By Kurt Faux & Willi Siepmann

Sureties, who issue contractor license bonds in Nevada and Utah, are frequently confronted with attempts by bond claimants to recover attorney’s fees from the penal sum of the bond, which were incurred in pursuing the claim against the bond principal and/or its surety. In many cases, these claimants have obtained default judgments against the principal, and those judgments often include
attorney’s fees. Should the surety honor or dispute those claims for attorney’s fees?

As usual, the answer isn’t that simple, and the following discussion will delineate the factors to be considered in deciding the issue.

In Nevada, contractor license bonds are statutory bonds and their issuance and coverage is determined by the applicable statutes, NRS 624.270 AND 624.273. Neither statute references attorney’s fees, and the only language pertaining to recoverable damages are the phrases “is damaged by” and “is injured by”. While a claimant might argue that paid attorney’s fees in pursuing the claim are damages, that claim should be rejected because any payment of such fees from the penal sum of the bond would diminish that amount, and could be entirely unrelated to the actual damages recovered by that claimant. For example, a claimant might have incurred actual losses of $5,000 but $10,000 in attorney’s fees, and if the penal sum of the bond is only $15,000, the entire claim would exhaust that bond, leaving nothing for subsequent claimants. Similarly, if multiple claimants were forced to split a $50,000 bond on a pro rata cases, the claimant with the largest amount of attorney’s fees would get substantially more than the claimant who has the same substantive claim but no claim for attorney’s fees.

While there is no Nevada case law as yet on this particular issue, i.e. recovery of attorney’s fees from the penal sum of the bond, a claimant may well cite the case of Trustees of Plumbers and Pipefitters Union Local 525 Health and Welfare Trust Plan v. Developers Surety and Indemnity Company, 84 P.3d 59 (2004), in support of an attorney’s fees claim. There, a union benefit trustee filed an action against a surety to recover on the bond after the bond principal failed to pay union benefits. The trial court awarded the bond penal sum to the Trust Funds, but failed to award attorney’s fees beyond the penal sum in reliance upon Basic Refractories v. Bright, 72 Nev. 183, 298 P.2d 810 (1956) (a “completion” bond). In Basic Refractories, the Nevada Supreme Court determined that a surety could not be ordered to pay attorney fees that, in addition to the judgment, exceeded the bond amount when those fees were incurred in a separate action between the secured entity and a third party. Basic Refractories mentions that an attorney’s fee is part of the loss sustained by an obligee when compelled to sue on a bond. Id. at 200.

In Trustees, the Nevada Supreme Court expressly limited the Basic Refractories' holding to the procedural posture of that case. If a secured entity becomes obligated to pay attorney fees in third-party litigation, the surety is not liable for these fees if they exceed the bond amount.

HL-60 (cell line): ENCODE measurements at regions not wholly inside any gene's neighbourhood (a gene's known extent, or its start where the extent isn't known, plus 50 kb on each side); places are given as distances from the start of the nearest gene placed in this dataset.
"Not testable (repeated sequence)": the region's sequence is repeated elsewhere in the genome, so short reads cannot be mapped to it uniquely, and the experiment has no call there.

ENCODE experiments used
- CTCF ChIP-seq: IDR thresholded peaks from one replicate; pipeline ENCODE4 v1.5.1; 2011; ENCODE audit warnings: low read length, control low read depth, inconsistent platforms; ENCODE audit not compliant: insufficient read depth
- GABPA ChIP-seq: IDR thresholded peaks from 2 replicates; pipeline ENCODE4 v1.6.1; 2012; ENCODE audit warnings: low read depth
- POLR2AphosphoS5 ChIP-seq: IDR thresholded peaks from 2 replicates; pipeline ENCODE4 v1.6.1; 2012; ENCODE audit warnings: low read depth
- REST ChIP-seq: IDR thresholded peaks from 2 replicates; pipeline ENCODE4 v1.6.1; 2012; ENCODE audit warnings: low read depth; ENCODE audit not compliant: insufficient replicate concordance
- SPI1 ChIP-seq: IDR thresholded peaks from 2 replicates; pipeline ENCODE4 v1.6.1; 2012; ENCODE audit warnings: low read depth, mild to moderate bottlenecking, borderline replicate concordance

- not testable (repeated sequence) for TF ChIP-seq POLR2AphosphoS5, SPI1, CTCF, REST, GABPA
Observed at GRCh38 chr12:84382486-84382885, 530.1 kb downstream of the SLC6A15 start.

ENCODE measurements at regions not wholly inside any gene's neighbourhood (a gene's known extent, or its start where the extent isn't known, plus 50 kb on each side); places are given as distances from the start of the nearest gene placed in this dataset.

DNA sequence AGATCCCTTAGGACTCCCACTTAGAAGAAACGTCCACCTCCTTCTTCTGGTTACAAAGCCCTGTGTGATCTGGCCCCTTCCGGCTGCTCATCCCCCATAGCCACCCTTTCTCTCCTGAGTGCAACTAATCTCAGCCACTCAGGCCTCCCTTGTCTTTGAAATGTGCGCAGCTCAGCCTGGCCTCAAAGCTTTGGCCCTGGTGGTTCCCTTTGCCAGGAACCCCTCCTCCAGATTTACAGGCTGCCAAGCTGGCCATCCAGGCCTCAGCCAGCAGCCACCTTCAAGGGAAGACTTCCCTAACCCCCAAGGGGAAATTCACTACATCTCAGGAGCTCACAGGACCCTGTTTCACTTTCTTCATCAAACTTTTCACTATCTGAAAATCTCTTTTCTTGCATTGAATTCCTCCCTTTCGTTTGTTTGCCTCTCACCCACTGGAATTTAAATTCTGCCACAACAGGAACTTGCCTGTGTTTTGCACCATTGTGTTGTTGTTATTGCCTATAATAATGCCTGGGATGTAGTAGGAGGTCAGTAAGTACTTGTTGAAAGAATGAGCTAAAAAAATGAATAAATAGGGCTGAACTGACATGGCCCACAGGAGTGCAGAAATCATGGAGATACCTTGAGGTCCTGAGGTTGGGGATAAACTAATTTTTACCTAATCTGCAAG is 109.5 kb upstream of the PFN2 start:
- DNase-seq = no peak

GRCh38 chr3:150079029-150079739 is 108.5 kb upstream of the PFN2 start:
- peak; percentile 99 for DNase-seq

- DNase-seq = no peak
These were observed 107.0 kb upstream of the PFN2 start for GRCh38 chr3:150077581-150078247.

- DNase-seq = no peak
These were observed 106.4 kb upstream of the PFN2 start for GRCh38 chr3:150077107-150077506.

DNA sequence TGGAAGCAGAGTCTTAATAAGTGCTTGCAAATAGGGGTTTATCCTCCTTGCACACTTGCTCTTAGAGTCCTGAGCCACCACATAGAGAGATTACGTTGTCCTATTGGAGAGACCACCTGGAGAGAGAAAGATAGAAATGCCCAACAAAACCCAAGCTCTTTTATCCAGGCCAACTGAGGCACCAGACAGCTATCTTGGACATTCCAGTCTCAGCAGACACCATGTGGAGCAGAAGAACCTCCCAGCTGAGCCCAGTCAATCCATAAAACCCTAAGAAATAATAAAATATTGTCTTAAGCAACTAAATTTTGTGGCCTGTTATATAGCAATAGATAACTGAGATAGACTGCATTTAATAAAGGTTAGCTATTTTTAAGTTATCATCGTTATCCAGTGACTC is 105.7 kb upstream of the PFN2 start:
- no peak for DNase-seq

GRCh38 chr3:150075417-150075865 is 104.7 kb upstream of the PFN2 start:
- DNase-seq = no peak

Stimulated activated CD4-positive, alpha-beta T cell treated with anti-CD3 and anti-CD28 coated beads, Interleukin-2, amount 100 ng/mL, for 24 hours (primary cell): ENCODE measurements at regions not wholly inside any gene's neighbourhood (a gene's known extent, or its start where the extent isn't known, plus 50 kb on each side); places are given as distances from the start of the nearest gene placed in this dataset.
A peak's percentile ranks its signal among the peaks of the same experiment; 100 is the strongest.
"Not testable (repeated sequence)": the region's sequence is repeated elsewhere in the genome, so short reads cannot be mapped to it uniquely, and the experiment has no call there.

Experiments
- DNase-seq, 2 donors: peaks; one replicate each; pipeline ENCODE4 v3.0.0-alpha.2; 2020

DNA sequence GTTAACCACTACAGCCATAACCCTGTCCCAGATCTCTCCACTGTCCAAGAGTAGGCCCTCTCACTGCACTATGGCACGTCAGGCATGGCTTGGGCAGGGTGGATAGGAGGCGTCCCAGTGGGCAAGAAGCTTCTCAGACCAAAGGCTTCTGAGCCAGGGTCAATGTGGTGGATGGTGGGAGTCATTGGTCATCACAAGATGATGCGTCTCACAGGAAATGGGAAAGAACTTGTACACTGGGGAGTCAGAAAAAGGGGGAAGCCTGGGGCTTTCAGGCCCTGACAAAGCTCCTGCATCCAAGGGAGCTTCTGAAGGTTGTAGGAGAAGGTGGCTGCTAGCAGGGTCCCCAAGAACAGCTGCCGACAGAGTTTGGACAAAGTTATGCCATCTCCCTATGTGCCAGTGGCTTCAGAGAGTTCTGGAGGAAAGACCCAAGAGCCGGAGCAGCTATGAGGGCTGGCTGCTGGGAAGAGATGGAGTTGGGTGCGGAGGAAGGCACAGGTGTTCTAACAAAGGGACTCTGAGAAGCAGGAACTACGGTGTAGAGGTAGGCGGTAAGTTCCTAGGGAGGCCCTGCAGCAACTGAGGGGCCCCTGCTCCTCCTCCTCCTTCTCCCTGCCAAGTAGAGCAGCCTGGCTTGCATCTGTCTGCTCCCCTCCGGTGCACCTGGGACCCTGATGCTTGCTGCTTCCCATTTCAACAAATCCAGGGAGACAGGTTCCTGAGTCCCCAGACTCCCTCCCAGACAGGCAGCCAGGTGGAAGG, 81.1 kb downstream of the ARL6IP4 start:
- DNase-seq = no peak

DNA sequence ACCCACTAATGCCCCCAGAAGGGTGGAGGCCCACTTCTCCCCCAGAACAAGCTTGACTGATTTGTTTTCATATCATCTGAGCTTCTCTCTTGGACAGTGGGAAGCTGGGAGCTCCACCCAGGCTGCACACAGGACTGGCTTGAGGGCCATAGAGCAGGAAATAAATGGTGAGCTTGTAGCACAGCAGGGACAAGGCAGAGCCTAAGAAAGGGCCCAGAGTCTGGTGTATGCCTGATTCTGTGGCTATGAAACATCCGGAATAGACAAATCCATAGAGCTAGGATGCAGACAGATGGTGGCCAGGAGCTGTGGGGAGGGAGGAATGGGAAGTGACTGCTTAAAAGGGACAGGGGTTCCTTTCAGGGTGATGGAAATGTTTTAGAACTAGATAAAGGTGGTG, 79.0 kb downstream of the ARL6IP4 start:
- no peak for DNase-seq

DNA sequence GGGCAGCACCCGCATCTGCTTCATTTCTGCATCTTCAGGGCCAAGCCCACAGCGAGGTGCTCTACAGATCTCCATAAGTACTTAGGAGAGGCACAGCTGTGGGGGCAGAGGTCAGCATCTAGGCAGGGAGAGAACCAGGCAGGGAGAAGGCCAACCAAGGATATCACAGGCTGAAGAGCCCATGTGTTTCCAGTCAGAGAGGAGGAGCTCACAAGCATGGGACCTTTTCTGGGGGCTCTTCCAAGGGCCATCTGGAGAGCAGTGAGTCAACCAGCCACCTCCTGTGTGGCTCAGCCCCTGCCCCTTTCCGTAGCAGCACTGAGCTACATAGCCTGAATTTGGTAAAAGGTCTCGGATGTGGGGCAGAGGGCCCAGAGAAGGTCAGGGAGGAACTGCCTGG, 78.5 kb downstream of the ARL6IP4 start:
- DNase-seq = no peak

However, the court clarified the attorney’s fees issue, holding that a surety engaging in direct litigation with a secured entity may be responsible to the secured entity above the bond penal sum for attorney’s fees under the offer of judgment statute, NRS 17.115 (now rescinded), the offer of judgment rule under Nevada Rules of Civil Procedure Rule 68, and NRS 18.010 (recovery under $20,000 or litigating without a reasonable basis or to harass).

In discussing the Trustees case, it must first be pointed out that the bond in question was not a license bond but a union benefits bond, a bond which guarantees benefit payments if the principal fails to do so. It is therefore a specific bond with one potential claimant and beneficiary, whereas a license bond has potentially multiple claimants and beneficiaries. The Trustees case also limits recovery from the bond to situations where the surety engages in direct litigation with the claimant and loses. A subsequent recovery of attorney’s fees from the penal sum of the bond and in excess of the penal sum must still be authorized by statute or rule, and in the Trustees case the applicable provisions were NRS 17.115 (offer of judgment, now rescinded), Nevada Rule of Civil Procedure 68 (offer of judgment) and NRS 18.010.]

In general terms, the offer of judgment rule, NRCP 68, allows a defendant or plaintiff to offer a judgment in a specific amount to the opposing party. If the offer is rejected and the rejecting party does not obtain a better result at trial, then the rejecting party may be obligated to pay the attorney’s fees and costs of the offering party.

In addition to the offer of judgment rule, a successful litigant can recover its attorney’s fees pursuant to the following statutes:

NRS 18.010.2(a): When the prevailing party HAS NOT RECOVERED MORE THAN $20,000.00;

NRS 18.010.2(b): When the court finds that the litigation was maintained without reasonable grounds or to harass. The legislature included language in NRS 18.010.2(b) that this section should be liberally construed in favor of fees being awarded to avoid frivolous litigation.